About This Website
To get in touch easily, message me on twitter.
More about me
I grew up in the 80s, tech gadgets were still rare: no mobile phones, personal computers were still a bizarre concept and few people had actually gotten their hands on one.
Yet I was one of the happy few, thanks to the PC/AT my father brought home. The amazement, the feeling of power from learning a new language, one that could express processes and concepts in a way an inanimate objet could put them to life swept me away.
System programming, 68k assembly, networking, embedded systems, 3D graphics kept me up at night until I got an engineer's degree in computing.
I then took a job in IT architecture. That is, understanding, evaluating and designing large-scale infrastructures for banks and large retailers. It was thrilling to build processes and tools enabling diverse teams to communicate, tackling the operational challenges of ongoing business.
But curiosity never rests. I chose to put this life aside, sell my belongings and fulfill an old dream: go see the world, on foot. I spent 6 years on the road, working here and there, learning languages and customs.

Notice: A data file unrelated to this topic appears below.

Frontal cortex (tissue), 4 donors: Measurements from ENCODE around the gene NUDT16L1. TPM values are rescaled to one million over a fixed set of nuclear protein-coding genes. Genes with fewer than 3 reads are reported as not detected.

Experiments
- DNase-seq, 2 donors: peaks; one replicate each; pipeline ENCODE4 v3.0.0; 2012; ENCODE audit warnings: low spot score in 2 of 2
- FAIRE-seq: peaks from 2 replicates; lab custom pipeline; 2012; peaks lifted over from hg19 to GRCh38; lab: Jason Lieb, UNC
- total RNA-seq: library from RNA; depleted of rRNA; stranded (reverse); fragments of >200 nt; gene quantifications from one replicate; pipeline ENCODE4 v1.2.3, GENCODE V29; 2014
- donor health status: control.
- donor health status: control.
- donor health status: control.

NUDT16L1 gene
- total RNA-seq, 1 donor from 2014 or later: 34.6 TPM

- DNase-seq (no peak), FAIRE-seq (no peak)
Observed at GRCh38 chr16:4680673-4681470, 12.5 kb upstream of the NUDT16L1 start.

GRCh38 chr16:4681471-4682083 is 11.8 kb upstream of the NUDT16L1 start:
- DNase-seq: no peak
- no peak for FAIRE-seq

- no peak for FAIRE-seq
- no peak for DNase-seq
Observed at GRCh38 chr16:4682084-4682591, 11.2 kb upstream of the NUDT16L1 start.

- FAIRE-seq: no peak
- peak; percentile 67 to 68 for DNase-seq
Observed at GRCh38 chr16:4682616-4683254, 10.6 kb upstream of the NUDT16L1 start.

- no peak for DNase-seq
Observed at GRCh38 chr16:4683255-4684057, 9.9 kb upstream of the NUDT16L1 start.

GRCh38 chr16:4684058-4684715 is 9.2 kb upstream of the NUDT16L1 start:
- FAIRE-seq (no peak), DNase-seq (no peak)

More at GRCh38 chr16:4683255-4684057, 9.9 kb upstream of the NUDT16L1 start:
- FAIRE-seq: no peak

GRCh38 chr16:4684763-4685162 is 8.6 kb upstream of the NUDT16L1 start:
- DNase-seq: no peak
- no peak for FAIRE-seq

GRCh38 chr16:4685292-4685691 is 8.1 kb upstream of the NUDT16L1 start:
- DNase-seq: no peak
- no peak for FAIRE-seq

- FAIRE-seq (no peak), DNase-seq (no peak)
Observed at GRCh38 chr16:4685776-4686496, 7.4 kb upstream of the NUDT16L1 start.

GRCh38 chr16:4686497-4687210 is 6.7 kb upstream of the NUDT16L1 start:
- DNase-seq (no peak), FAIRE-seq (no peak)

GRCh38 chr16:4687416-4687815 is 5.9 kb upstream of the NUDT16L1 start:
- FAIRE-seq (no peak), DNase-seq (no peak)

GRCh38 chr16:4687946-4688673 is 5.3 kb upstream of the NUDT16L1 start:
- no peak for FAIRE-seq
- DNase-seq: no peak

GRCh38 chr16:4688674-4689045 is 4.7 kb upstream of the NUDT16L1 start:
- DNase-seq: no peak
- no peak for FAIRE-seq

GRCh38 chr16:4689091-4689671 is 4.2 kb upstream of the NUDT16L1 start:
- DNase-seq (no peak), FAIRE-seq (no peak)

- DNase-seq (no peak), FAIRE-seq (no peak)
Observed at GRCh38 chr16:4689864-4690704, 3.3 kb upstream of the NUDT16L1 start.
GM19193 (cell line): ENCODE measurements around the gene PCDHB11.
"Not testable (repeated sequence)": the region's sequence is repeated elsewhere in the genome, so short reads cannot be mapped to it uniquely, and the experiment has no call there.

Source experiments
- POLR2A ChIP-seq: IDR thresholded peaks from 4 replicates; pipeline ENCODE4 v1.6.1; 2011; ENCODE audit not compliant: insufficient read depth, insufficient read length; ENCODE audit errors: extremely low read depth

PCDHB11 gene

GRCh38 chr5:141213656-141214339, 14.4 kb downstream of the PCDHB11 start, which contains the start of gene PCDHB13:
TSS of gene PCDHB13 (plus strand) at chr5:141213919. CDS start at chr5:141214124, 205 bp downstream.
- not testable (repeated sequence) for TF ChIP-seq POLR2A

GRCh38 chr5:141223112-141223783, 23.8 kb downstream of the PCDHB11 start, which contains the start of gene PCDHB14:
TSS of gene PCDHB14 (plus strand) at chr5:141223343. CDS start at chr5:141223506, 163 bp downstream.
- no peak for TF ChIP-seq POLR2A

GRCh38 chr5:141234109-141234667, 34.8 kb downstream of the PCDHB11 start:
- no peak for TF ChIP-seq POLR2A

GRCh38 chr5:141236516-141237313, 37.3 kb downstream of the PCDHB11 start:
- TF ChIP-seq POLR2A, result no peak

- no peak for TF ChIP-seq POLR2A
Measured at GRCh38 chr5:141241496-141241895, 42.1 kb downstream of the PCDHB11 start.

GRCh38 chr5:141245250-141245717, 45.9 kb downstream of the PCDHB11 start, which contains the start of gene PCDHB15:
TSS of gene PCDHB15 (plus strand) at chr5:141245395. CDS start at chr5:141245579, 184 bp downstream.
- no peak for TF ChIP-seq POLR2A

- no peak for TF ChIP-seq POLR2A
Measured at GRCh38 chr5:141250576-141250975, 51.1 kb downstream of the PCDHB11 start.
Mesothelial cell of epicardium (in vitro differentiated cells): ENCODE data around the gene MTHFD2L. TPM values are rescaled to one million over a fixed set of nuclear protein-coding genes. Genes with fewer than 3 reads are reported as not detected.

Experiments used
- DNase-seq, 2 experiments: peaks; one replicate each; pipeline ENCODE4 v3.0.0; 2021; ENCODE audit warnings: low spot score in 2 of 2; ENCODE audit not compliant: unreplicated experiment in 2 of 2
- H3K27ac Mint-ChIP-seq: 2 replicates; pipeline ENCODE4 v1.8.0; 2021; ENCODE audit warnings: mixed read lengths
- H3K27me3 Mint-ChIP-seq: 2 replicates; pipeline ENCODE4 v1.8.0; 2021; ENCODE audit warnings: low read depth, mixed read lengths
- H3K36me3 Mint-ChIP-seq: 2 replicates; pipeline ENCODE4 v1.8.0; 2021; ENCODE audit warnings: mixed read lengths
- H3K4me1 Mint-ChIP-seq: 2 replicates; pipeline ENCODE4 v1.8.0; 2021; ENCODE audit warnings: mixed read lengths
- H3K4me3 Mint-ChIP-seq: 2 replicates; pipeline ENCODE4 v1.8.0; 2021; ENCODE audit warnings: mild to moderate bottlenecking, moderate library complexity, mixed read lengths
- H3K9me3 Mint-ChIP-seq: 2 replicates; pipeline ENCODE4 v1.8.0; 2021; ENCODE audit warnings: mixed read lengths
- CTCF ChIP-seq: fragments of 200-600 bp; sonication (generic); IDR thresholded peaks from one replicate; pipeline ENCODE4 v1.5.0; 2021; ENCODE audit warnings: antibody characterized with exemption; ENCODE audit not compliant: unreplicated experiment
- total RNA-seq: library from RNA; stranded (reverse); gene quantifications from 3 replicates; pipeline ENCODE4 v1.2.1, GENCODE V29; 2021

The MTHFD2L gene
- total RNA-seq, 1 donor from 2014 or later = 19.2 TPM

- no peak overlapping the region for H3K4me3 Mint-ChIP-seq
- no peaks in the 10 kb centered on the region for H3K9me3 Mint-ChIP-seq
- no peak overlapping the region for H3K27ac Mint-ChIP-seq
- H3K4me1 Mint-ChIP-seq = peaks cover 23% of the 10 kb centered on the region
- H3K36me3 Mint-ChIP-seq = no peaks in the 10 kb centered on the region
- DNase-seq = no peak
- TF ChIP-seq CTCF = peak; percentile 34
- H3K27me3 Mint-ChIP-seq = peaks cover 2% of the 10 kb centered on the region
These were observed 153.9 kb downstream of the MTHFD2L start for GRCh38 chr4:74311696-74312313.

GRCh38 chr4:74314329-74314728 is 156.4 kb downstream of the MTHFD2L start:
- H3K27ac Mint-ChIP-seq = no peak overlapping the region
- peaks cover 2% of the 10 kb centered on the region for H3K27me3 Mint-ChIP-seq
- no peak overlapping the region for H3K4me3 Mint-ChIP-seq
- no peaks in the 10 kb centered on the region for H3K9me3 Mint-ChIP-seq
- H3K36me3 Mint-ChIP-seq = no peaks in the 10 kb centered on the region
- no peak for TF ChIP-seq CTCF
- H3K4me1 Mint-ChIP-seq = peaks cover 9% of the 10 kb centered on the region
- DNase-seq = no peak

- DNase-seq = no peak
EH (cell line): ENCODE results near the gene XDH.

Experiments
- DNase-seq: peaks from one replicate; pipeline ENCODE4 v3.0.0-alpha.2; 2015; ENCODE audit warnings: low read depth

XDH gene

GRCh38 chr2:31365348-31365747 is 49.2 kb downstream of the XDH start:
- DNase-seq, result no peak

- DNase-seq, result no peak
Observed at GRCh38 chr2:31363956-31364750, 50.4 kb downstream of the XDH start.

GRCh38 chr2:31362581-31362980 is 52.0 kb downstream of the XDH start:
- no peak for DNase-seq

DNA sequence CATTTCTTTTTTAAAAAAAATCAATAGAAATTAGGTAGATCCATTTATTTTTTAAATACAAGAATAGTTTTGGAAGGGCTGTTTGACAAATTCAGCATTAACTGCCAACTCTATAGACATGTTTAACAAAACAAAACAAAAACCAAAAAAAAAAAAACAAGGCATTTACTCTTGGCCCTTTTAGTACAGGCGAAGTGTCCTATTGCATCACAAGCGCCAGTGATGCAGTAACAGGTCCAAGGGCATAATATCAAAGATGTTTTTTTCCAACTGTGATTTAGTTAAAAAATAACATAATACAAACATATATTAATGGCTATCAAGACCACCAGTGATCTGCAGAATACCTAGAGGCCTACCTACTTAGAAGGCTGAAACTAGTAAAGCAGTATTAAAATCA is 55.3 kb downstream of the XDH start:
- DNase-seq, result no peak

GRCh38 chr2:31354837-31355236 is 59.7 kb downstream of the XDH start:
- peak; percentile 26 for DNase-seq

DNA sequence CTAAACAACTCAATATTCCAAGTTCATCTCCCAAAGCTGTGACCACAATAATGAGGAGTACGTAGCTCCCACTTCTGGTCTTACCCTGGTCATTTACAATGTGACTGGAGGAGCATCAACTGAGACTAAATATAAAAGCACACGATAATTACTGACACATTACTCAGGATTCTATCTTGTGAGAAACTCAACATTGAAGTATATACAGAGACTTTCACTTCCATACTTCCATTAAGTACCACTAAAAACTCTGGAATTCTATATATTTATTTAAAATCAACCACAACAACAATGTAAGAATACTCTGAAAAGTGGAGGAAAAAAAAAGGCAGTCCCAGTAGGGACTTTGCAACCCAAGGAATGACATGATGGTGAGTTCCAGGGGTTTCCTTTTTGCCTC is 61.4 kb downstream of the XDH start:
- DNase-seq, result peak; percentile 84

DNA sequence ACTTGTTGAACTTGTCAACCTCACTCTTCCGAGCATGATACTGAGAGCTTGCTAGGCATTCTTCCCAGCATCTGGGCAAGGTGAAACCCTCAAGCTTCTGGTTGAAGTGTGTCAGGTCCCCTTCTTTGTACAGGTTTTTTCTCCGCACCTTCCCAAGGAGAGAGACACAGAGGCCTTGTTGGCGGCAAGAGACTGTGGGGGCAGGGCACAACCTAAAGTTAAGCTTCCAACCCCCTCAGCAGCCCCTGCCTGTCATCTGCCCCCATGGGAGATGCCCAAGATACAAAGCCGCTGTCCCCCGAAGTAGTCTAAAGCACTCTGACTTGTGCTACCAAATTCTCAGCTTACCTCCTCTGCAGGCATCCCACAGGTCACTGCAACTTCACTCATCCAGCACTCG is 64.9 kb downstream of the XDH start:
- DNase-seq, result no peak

And back I am, reconnecting with the joys of technology. Blockchain, Arduinos,
embedded µcontrollers everywhere, and
— isn't now the best time to create?
Why the website?
This website is my way to show my work and share the excitement of creating things, playing with technology and solving problems.
Along the way, I will insist on two ideas that matter to me:
Formal education lacks a sense of purpose. Often, I talk to young graduates, and realize teachers only hand them the tools, not how, why and when to use them.
- I want to showcase techniques I know from experience are not well understood by novices.
- I want to show them in actual projects, detailing the thought process behind.
Software is more than a patchwork of tools. It lives in an ecosystem. It builds upon one. And I believe in the value of seeing the whole picture.
- I want to encourage fellow developers to think beyond their code. In terms of people, relations and risks.
- I want to encourage fellow developers to see through abstractions and understand their design.